Variability in Collection and Use of Race/Ethnicity and Language Data in 93 Pediatric Hospitals.

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DOI: 10.1007/s40615-020-00716-8


OBJECTIVE: To describe how pediatric hospitals across the USA and Canada collect race/ethnicity and language preference (REaL) data and how they stratify quality and safety metrics using such data.

METHODS: Pediatric hospitals from the Solutions for Patient Safety network (125 US, 6 Canadian) were surveyed between January and March 2018 on collection and use of patient/family race/ethnicity data and patient/family language preference data. The study team created the survey using a formal process including pre-testing. Responses were analyzed using descriptive statistics.

RESULTS: Ninety-three of 131 (71%) hospitals completed the survey (87/125 [70%] US, 6/6 [100%] Canadian). Patient race/ethnicity was collected by 95%, parent/guardian race/ethnicity was collected by 31%, and 5/6 Canadian hospitals collected neither. Minimum government race/ethnicity categories were used without modification/addition by 68% of US hospitals. Eleven hospitals (13%) offered a multiracial/multiethnic option. Most hospitals reported collecting language preferences of parent/guardian (81%) and/or patient (87%). A majority provided formal training on data collection for race/ethnicity (70%) and language preferences (70%); fewer had a written policy (41%, 51%). Few hospitals stratified hospital quality and safety measures by race/ethnicity (20% readmissions, 20% patient/family experience, 16% other) or language preference (21% readmissions, 21% patient/family experience, 8% other).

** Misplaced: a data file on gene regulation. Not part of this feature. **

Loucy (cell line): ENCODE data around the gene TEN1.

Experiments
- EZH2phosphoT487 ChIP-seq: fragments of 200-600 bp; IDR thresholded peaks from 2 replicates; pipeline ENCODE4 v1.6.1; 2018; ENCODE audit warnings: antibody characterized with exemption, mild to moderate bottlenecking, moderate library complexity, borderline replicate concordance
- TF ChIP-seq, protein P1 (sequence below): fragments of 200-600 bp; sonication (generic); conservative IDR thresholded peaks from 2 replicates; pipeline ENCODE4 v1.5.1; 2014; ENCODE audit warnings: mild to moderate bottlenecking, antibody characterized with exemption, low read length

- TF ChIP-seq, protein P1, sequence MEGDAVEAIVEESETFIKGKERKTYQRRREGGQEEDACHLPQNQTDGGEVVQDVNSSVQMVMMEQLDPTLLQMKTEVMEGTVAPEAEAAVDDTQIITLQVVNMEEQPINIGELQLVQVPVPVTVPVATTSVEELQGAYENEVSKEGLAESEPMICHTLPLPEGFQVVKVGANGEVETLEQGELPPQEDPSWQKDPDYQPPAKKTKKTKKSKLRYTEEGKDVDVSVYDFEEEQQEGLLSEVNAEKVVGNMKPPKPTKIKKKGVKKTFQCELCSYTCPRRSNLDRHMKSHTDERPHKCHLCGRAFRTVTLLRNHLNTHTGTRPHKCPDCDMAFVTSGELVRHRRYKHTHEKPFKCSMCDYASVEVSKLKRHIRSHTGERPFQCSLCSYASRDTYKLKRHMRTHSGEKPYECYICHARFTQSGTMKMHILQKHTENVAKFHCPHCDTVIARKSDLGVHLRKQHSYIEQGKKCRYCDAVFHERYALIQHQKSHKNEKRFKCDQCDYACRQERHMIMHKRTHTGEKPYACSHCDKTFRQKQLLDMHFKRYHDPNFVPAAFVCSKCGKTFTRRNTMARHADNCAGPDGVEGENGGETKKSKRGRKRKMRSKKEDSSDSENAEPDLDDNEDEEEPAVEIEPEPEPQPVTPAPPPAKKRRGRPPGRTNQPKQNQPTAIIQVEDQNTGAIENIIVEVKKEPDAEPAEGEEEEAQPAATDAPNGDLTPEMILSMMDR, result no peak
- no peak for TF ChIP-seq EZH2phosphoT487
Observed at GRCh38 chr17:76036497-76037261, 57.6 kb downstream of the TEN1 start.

CONCLUSIONS: The variability of REaL data collection practices among pediatric hospitals highlights the importance of examining the validity and reliability of such data, especially when combined from multiple hospitals. Nevertheless, while improvements in data accuracy and standardization are sought, efforts to identify and eliminate disparities should be developed concurrently using existing data.

Journal Title

J Racial Ethn Health Disparities





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Pediatrics; Quality improvement; Race/ethnicity; Safety

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